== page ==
Apparently comparisons are being drawn between the France team of 2019 and Australia of 2023 in terms of youth. No doubt with the inference of “and look where France are now, serious contenders to win their home World Cup.”
I want to thank AllyOz for doing a lot of the heavy lifting with collecting the data and drawing the graphs. I mostly wrote the analysis of what he did.
Comparing the Squads
Not living in Australia, I haven’t heard this directly, but the rumour factory reaches even the distant north eventually. Let’s do some comparisons, starting with ages.
In 2019, the average age of the French squad was 27±4 (see Figure 1), in 2023 the Australian squad is 26±3 (see Figure 2). For those of you that don’t read statistics, this is a quick suggestion that there’s no real difference between these averages, although you need to read that with some cautions – it’s not very normally distributed data. The median might be a better representative of the average value, so the median age of the 2019 French squad was 26, that of the 2023 Australian squad is 26. No different.
One thing stands out if you poke that a bit more closely, the French had 12 players aged 30+, the Australians have only five. This means the Australian team seem to be lacking senior players, even when compared to the youthful team the French took to the 2019 World Cup. This “super young” Australian squad have nine players aged 23 or younger, so did the 2019 French squad. The real difference is in that group 27-30, where the Wallabies have a little cluster of players with around 30-50 caps, the French squad in 2019 had fewer.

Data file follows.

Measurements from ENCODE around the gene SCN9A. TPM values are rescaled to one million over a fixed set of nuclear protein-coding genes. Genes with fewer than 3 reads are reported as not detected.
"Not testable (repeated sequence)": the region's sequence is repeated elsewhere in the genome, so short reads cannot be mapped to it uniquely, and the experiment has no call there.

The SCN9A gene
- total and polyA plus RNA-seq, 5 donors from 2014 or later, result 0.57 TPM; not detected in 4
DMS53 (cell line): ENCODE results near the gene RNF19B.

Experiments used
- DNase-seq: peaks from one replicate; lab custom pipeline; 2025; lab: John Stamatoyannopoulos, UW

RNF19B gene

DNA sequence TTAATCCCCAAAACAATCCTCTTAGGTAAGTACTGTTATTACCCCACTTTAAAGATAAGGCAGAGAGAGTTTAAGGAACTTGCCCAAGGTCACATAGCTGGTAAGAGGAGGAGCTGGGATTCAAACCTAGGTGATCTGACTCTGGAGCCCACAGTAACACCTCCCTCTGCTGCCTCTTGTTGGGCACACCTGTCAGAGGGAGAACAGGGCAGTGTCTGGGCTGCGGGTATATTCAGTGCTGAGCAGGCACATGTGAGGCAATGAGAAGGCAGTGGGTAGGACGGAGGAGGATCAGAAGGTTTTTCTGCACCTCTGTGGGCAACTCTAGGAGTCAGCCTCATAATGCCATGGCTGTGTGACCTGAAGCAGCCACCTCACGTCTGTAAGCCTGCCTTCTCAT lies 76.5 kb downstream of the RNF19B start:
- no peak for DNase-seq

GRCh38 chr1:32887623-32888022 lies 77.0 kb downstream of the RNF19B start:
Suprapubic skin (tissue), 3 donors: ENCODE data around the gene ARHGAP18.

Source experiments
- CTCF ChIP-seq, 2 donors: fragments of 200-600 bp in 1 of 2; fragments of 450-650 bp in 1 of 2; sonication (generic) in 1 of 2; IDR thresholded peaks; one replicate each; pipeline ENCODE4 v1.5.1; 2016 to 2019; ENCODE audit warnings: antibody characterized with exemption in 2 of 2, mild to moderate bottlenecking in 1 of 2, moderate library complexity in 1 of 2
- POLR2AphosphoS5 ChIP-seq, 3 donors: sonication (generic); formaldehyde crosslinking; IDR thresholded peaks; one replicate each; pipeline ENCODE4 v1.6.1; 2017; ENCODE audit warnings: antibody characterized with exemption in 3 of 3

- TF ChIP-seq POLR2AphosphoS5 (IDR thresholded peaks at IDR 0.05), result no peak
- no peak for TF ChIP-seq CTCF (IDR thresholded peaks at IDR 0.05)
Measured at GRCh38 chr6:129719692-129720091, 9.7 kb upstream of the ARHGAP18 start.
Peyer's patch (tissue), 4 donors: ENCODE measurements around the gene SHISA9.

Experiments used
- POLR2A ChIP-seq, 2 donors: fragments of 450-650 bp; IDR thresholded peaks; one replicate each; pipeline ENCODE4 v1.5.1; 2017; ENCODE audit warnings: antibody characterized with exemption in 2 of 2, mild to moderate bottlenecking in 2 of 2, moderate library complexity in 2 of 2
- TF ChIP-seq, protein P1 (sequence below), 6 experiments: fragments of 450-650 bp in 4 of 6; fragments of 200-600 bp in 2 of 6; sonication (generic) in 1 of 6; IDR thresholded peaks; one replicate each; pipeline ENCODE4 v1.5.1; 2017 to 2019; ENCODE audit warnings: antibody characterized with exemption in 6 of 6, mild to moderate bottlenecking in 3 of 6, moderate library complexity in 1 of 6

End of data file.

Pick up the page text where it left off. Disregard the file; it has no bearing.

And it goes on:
Speaking of caps, in 2019 the French had a median of 15 caps (see Figure 3) and in 2023, the Australians have a median of 12 (see Figure 4). (The averages for both are appreciably higher, 24 and 20 respectively, the data are quite skewed). The Wallabies have an outlier (that’s Slipper) but on average they’re still a little bit lower in caps than that young French squad. If you look at the profile of the caps in the squads, and discount that odd blip in the Wallabies for Slipper, what will probably catch your eye is how similar they are. That might not surprise you after what you’ve read above. The Wallabies have a few more players on 0-10, a few less on 10-20 and it carries on like that.